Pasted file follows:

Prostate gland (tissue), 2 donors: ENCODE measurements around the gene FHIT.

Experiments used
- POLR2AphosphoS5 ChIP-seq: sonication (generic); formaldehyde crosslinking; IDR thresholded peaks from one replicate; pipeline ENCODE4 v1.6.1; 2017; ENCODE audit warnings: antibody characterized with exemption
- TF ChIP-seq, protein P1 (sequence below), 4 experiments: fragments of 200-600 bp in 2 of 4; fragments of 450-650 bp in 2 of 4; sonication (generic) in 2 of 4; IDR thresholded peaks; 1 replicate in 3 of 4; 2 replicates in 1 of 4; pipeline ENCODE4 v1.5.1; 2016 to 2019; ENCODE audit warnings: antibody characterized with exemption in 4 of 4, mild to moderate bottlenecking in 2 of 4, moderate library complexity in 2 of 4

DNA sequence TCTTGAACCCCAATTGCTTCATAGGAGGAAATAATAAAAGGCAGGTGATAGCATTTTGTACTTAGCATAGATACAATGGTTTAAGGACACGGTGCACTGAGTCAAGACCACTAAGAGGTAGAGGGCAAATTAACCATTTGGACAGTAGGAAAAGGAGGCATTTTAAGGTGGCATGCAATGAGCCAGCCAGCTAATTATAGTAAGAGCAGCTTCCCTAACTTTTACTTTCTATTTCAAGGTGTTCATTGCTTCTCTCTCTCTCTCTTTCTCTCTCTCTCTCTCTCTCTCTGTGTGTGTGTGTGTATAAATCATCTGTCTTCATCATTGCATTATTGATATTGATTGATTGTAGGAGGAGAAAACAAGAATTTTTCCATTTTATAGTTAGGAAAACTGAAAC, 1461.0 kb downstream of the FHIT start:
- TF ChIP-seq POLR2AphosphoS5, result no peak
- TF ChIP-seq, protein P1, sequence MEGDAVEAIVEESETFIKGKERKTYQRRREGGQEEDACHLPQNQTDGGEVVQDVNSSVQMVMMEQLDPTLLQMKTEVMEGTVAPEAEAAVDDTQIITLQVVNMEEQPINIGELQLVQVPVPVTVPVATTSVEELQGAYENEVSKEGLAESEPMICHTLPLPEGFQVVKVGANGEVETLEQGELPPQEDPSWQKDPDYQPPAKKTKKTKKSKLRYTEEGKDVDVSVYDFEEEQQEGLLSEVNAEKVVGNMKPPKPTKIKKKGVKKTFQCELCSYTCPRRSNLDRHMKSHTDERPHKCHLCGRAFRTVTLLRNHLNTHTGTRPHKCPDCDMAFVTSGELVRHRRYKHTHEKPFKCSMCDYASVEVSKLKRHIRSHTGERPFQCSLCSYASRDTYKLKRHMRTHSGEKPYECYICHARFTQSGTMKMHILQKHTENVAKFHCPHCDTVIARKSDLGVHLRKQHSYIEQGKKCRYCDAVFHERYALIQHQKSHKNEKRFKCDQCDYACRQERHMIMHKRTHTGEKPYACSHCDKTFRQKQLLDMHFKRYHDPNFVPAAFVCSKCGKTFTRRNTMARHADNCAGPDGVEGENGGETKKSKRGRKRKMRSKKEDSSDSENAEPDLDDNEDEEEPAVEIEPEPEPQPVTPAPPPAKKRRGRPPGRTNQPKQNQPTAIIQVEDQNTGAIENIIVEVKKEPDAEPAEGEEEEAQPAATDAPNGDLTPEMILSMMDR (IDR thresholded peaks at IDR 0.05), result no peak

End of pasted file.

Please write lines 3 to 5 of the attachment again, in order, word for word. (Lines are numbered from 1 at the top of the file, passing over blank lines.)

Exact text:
- POLR2AphosphoS5 ChIP-seq: sonication (generic); formaldehyde crosslinking; IDR thresholded peaks from one replicate; pipeline ENCODE4 v1.6.1; 2017; ENCODE audit warnings: antibody characterized with exemption
- TF ChIP-seq, protein P1 (sequence below), 4 experiments: fragments of 200-600 bp in 2 of 4; fragments of 450-650 bp in 2 of 4; sonication (generic) in 2 of 4; IDR thresholded peaks; 1 replicate in 3 of 4; 2 replicates in 1 of 4; pipeline ENCODE4 v1.5.1; 2016 to 2019; ENCODE audit warnings: antibody characterized with exemption in 4 of 4, mild to moderate bottlenecking in 2 of 4, moderate library complexity in 2 of 4

DNA sequence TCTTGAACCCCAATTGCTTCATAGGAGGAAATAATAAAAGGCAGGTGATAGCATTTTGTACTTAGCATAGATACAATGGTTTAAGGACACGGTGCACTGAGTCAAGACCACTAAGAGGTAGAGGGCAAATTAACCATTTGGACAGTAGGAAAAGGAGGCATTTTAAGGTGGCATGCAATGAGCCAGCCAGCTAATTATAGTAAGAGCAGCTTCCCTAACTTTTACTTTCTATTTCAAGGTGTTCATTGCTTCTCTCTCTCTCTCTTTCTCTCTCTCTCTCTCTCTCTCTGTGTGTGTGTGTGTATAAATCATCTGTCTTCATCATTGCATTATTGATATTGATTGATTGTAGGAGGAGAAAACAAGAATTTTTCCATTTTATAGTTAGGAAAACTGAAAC, 1461.0 kb downstream of the FHIT start: